Boston College Professor of Physics David Broido is part of a team of researchers from six universities awarded a five-year, $7.5-million grant from the Office of Naval Research to develop new, highly efficient heat-conducting materials.

The grant came from the Department of Defense’s Multidisciplinary University Research Initiative (MURI) program, which this year awarded $162 million to 23 teams focused on “high risk-high reward” projects pursuing significant scientific and technological breakthroughs.

Professor of Physics David Broido
Professor of Physics David Broido (Photo by Ed Hayward)

Broido will collaborate with researchers David Cahill from the University of Illinois, Gang Chen from the Massachusetts Institute of Technology, Ni Ni from the University of California, Los Angeles, Li Shi from the University of Texas, Austin, and former Boston College faculty member Zhifeng Ren, now at the University of Houston.

The team will work to develop cost-effective and high-quality substitutes for diamond, which is the best heat conductor. But natural diamond is too rare and expensive, and high-quality synthetic diamond is also costly and difficult to produce for widespread applications.

Materials with extremely high thermal conductivity are urgently needed for passive cooling, where they can efficiently channel heat away from performance-inhibiting “hot spots” that develop in microelectronic devices.  As such devices continue to shrink in size, efficient cooling is becoming a top priority in order to yield advancements in design and performance, said Broido.

As part of this project, the team will try to confirm the prediction made by Broido and collaborators that the compound, boron arsenide, can offer diamond-like performance at reasonable cost.

“If you look at all the elements on the periodic table and ask: Which ones can I combine together to make the best heat conductor? The conventional guidelines point to diamond as by far the best option,” Broido said.

A scanning electron micrograph
A scanning electron micrograph reveals the polycrystalline coating on boron arsenide, a compound being developed for its thermal conductivity for use cooling electronic devices. (Photo credit: Li Shi/Univ. of Texas, Austin)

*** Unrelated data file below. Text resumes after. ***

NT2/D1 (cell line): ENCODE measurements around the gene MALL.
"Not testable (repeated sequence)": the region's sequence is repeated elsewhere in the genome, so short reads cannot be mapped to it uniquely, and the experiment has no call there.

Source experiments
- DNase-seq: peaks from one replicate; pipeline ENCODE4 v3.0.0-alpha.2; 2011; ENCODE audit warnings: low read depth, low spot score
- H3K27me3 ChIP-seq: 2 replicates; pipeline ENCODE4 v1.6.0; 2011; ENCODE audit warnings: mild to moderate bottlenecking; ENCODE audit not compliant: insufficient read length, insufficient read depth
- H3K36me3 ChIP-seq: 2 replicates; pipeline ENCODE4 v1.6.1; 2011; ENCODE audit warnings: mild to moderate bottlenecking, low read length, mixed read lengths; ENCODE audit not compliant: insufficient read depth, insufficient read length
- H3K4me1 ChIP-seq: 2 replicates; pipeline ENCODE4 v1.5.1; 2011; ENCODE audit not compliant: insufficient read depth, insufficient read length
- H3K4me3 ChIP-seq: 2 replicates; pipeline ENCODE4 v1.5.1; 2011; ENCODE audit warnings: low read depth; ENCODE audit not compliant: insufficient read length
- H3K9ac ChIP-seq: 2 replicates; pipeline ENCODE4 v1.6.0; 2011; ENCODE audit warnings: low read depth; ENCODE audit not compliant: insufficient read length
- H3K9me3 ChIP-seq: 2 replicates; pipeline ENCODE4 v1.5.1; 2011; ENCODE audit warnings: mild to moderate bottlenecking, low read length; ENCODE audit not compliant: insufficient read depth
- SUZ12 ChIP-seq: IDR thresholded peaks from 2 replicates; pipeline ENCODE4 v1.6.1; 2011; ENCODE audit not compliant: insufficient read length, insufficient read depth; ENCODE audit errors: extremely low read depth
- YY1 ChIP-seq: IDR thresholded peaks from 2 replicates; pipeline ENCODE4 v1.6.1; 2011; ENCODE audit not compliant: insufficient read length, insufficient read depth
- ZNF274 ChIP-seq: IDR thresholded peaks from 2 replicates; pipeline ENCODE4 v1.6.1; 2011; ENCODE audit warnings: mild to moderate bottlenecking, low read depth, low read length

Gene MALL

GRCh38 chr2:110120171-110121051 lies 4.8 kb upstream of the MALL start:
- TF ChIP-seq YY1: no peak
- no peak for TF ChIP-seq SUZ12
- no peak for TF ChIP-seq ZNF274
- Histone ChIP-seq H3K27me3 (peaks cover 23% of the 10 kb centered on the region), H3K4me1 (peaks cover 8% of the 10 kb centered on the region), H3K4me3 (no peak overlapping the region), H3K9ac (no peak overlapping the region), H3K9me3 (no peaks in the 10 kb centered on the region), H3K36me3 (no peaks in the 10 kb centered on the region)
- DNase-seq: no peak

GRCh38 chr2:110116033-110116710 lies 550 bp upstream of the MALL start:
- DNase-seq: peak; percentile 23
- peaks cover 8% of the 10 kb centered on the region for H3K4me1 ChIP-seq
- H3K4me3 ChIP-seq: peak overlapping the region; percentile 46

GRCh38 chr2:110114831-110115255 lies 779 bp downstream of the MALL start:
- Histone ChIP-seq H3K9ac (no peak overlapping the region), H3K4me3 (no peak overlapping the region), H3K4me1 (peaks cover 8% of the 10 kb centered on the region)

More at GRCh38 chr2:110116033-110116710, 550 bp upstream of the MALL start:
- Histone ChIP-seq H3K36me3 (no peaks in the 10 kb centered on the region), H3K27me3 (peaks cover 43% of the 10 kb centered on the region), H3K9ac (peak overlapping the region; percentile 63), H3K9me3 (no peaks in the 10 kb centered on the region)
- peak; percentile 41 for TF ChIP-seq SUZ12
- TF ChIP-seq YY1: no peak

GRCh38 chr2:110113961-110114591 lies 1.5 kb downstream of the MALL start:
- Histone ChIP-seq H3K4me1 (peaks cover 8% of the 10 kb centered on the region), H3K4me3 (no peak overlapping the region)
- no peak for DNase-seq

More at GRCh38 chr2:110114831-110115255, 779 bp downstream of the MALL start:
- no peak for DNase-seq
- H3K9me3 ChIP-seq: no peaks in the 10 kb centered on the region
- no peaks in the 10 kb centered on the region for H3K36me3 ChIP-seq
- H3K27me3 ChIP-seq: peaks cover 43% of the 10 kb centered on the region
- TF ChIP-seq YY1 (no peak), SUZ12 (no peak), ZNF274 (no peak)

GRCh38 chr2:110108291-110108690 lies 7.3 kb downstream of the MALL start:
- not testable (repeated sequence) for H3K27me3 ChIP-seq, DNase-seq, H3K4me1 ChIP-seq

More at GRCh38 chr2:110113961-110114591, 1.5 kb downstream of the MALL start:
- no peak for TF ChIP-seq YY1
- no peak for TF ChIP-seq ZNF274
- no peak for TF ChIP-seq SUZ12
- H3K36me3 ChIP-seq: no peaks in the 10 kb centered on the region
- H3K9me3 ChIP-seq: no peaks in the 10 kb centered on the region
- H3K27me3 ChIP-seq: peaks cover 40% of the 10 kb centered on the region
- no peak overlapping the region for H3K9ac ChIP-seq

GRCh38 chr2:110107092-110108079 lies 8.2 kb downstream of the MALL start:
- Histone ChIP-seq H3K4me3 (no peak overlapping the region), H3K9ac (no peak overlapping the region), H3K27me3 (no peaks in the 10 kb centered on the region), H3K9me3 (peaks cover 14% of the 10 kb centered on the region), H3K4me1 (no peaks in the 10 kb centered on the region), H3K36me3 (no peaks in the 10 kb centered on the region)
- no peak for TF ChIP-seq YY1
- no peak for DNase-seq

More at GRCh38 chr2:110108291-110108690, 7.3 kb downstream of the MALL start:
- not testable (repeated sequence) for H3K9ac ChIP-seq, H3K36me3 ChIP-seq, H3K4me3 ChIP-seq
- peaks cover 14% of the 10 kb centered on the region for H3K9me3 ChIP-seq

That theoretical benchmark has stalled research to identify new high thermal conductivity materials for decades, he said.

Three years ago, Broido and collaborators Lucas Lindsay, Ph.D. ’10, of Oak Ridge National Laboratory, and Tom Reinecke from the U.S. Naval Research Laboratory found that the conventional guidelines were incomplete.

Using powerful computational tools, they demonstrated that a combination of material properties not encompassed by the conventional guidelines could sharply reduce thermal resistance. They predicted that one material, cubic boron arsenide, should have a remarkably high thermal conductivity comparable to that of diamond.  This finding contradicts the conventional guidelines, which predict that boron arsenide should conduct heat ten times worse than diamond.

The MURI grant brings together researchers who have pioneered new ways to computationally search for candidate materials, and to synthesize and measure their properties by using novel materials fabrication and characterization techniques.

“The team’s challenge is to make high quality boron arsenide, to confirm the performance predictions through measurements, and more broadly to understand heat flow in materials at a fundamental level,” said Broido. “I'm excited about the opportunity to participate in this collaborative interdisciplinary project.  As well as involving university faculty and scientists at national labs throughout the U.S., it will also support training of postdoctoral fellows and graduate students.”

By Ed Hayward | News & Public Affairs